More importantly....being paid a fair rate means you can spend time on the translation, and do a really good job. It isn't about the money; it's about the quality that is made possible by the money.

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Anna Sarah Krämer Fazendeiro
Germany
Local time: 11:52
Member (2011)
English to German
+ ...
One day a week is just fine! Jan 6, 2016

Richard Purdom wrote:
unless you want to work 1 day a week.


Make it three days a week, maybe - otherwise your skills might deteriorate. It is where I find myself after having worked my way up from 0.01 USD jobs on different freelancer platforms with overnight and weekend projects (I was young and needed the money - had no idea what I should charge - and the quality of my very first translations probably corresponded with that rate ). It took a couple of years to become what I now confidently call a 'professional translator'.

I reach my financial goals through a combination of rates that are still relatively low (0.08 EUR average) and skills/technology to speed up my work (namely specialization and DNS). And I search continuously for new, better paying clients. The process is easy: I regularly send out applications for projects and answer interesting requests from potential clients promptly. If a potential new client cannot contribute to a higher profit on my side I will not consider working for him. I accept new clients if they pay more or offer projects that fit my specialization.

Recently, I seem to be hitting a wall, having more difficulties to find higher paying clients - that is why I decided to deepen my specialization by getting an engineering degree. Should I ever find that I have to accept slave conditions and peanut rates, I would give up translation. In that case even a return to growing my own vegetables might be a better solution.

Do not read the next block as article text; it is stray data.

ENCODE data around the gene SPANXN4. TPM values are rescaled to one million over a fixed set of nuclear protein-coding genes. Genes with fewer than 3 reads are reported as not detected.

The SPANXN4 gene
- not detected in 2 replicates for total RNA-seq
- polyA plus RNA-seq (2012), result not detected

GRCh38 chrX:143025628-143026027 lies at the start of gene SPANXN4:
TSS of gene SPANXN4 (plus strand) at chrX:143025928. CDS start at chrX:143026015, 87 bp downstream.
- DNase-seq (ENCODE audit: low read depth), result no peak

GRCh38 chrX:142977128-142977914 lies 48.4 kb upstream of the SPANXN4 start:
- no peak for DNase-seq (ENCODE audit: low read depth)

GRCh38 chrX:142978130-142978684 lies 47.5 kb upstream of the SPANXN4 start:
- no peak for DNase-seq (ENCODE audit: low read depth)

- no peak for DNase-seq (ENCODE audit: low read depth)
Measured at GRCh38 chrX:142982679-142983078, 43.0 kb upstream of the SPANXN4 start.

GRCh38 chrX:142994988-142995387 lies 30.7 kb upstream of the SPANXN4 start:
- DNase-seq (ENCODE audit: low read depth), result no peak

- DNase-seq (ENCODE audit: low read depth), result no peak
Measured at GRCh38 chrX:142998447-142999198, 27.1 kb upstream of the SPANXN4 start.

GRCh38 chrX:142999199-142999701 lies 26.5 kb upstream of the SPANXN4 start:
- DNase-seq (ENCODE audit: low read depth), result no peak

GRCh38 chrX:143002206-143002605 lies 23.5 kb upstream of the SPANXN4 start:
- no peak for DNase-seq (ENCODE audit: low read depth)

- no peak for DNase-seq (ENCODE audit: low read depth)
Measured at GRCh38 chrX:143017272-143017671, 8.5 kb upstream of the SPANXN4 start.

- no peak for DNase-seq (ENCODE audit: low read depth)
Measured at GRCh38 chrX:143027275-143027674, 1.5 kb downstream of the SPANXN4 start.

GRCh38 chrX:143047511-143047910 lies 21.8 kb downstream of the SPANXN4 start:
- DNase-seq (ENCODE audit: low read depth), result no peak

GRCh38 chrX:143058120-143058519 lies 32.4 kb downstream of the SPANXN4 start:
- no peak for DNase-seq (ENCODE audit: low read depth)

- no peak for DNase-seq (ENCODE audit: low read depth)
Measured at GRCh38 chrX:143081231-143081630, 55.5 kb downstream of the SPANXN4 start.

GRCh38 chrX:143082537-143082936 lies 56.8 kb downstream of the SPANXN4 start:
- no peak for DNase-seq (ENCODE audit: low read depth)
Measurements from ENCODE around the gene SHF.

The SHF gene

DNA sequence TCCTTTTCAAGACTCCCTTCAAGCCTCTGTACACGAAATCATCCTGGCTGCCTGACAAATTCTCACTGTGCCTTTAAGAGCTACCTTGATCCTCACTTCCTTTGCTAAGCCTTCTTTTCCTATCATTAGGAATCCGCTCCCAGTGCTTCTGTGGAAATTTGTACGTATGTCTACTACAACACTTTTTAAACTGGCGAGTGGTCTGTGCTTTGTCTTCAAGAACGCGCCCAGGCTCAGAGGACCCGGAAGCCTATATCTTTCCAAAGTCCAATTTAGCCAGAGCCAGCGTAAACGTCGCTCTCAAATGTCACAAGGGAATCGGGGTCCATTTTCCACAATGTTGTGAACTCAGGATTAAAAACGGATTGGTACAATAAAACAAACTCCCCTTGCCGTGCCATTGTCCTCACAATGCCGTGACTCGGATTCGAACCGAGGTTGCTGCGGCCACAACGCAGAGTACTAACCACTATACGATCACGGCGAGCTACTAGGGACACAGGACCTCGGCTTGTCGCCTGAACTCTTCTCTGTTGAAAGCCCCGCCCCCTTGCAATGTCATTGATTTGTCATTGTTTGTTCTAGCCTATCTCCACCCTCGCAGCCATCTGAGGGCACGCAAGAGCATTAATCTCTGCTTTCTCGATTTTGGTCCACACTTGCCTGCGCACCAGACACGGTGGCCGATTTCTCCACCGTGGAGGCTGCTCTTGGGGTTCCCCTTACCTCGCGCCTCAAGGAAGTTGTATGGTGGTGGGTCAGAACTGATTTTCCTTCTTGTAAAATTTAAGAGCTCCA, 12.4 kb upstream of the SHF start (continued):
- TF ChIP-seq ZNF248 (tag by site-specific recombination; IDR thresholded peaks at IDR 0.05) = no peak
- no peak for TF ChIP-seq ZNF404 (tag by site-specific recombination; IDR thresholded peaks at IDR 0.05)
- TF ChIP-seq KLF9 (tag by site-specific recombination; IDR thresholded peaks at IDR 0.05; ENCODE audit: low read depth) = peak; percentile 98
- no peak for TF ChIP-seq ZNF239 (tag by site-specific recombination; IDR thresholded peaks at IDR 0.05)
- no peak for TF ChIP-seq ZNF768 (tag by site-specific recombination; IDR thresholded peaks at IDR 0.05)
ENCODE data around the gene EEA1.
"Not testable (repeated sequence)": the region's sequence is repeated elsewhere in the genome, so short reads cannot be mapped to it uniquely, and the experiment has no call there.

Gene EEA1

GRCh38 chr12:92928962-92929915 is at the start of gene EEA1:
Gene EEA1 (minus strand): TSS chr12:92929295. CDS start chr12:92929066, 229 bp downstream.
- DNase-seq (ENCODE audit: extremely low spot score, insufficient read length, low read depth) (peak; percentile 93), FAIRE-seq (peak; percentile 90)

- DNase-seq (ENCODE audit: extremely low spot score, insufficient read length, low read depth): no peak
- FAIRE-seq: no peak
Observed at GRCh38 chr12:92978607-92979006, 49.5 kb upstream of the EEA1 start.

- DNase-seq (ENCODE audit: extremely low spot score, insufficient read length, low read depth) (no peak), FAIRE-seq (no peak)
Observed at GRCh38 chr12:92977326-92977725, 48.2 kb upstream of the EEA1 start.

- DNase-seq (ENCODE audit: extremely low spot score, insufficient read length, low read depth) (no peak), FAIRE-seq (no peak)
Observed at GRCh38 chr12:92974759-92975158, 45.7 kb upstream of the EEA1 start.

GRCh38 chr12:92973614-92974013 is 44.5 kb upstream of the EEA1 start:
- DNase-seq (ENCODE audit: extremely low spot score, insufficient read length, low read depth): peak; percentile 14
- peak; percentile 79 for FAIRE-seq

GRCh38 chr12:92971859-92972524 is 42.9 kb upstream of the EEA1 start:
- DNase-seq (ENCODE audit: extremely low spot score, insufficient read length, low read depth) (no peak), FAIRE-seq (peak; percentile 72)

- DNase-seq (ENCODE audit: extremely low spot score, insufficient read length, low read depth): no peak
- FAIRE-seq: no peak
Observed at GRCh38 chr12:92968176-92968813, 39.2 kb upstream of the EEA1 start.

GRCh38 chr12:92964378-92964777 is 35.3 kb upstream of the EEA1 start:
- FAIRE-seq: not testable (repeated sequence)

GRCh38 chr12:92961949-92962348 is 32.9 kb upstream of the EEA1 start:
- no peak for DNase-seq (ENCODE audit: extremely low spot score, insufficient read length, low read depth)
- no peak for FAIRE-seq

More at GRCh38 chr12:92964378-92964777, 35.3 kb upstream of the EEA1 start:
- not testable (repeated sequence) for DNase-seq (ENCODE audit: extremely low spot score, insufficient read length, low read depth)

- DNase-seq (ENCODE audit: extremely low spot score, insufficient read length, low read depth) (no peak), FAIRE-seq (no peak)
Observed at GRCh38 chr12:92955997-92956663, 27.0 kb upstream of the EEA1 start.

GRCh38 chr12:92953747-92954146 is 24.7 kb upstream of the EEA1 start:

In summary: While working for low rates and under bad conditions might be okay to get started, it shouldn't be a permanent situation. The continous search for better rates and better conditions must be part of our daily efforts if we want to live comfortably and be paid according to our qualifications.

And considering direct clients vs. agencies: That depends on each person's temperament. Personally, I prefer the more standardized communication I have with agencies - and I don't mind the permanent haggling and harassing, just ignoring what I don't like, while I find the increased responsibility and the communication skills needed to deal with direct clients rather intimidating - to each one's own.

[Edited at 2016-01-06 10:47 GMT]


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Dan Lucas  Identity Verified
United Kingdom
Local time: 10:52
Member (2014)
Japanese to English
Spot on Jan 6, 2016

Anna Sarah Krämer Fazendeiro wrote:
And considering direct clients vs. agencies: That depends on each person's temperament. Personally, I prefer the more standardized communication I have with agencies - and I don't mind the permanent haggling and harassing, just ignoring what I don't like, while I find the increased responsibility and the communication skills needed to deal with direct clients rather intimidating - to each one's own.

An excellent post ending with this nice summary.

Dan